By Stan Welch
The state giveth and the state taketh away, at least when it comes to funding education. That was the gist of Superintendent David Havird’s report to the Anderson District One School Board Tuesday night.
Havird expounded on the recent changes implemented as a result of Governor Nikki Haley’s proposed modifications to the state’s educational efforts. Haley proposed significant changes earlier this year, including major reallocations of funds for technological and infrastructure improvements for the state’s impoverished counties and school districts.
Major funding adjustments were proposed in such programs as those targeting at risk children. Also targeted for additional funding are programs for gifted children. The rub comes in in relation to the formula for determining the redistribution of funds.
Poverty is basically determined by the percentage of students receiving free or subsidized meals during school. Havird explained that such a formula actually favors other counties and districts over District One.
“The average percentage of poverty in SC school districts is seventy seven per cent. In our district, it is forty two per cent,” said Havird. He went on to explain that while the total increase in EFA funds earmarked for District One is approximately $1.2 million, once deductions from funding for gifted and at risk programs are factored in, the actual funding increase is less than $200,000.
“No one begrudges the assistance being extended to the more impoverished students in the state, but it is hard to see these changes as anything but our district being punished for doing well,” said Havird.
Two areas that will see increases are funding for technology, with an increase of $318,000 slated for the district, as well as a $230 grant for a district reading coach. Again, that coin has two sides, since the grant requires a fifty/fifty matching grant. So to get the money, an equivalent amount has to be found elsewhere in the budget.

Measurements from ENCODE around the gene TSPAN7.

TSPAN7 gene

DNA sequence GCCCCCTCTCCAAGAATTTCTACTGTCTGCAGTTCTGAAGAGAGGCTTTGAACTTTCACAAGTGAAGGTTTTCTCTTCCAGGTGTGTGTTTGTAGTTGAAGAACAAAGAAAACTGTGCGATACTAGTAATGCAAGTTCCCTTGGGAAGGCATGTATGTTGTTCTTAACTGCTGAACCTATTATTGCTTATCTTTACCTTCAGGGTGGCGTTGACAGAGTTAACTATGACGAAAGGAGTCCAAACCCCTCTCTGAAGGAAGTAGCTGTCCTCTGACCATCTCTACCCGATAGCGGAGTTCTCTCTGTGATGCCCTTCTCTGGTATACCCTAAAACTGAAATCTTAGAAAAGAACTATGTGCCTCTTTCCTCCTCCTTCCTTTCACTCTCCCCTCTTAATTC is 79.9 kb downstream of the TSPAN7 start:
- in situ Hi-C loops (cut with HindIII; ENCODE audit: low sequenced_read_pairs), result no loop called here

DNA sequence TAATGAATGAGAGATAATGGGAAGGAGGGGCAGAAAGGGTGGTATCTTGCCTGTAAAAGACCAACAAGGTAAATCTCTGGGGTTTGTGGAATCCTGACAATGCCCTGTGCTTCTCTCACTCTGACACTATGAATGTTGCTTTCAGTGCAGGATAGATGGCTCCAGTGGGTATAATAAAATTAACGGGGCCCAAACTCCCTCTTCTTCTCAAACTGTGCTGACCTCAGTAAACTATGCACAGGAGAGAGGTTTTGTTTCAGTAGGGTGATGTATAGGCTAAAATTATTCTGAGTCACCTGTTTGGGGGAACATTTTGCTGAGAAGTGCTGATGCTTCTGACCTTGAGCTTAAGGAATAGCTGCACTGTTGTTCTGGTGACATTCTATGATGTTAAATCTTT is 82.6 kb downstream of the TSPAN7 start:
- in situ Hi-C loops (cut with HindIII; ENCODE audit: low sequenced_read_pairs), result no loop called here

In other business, County engineer Judy Shelato was on hand to explain the proposed construction of almost a half mile of sidewalk along the north side of Ragsdale Road in Powdersville. The project is the first phase of the Safe Routes program designed to make walking and cycling to school safer.
Shelato reported that the quarter of a million dollars needed for the project has been obtained through the Greenville Pickens Area Transportation (GPATS ) planning group.
She reminded the Board that actual construction will almost certainly not begin prior to 2016. “The timetable on these projects is usually measured in years, not months.”
The project, if expanded through the three proposed phases, would eventually link up with Old Anderson Road and ultimately reach Dolly Cooper Park.
The Board approved a plan to make up snow days that would designate June 2, 3, and 4 as student makeup days, with June 5 slated for a teacher work day. The Board is authorized by state legislation passed earlier this year, to forgive two of those student days.
Graduation ceremonies for the District’s three high schools are scheduled for May 30 at Littlejohn Coliseum on the Clemson University campus. Palmetto High will start the day with ceremonies at 10 a.m., followed by Powdersville High at 1 p.m., and Wren at 4 p.m.
The board acknowledged the accomplishment of a group of Wren Primary School fifth graders, who will be representing the district at the national Jet Toy Race Car competition to be held in Detroit, Michigan in a few weeks. The group built a chassis for a jet powered car made from recyclable materials and won both district and regional competitions.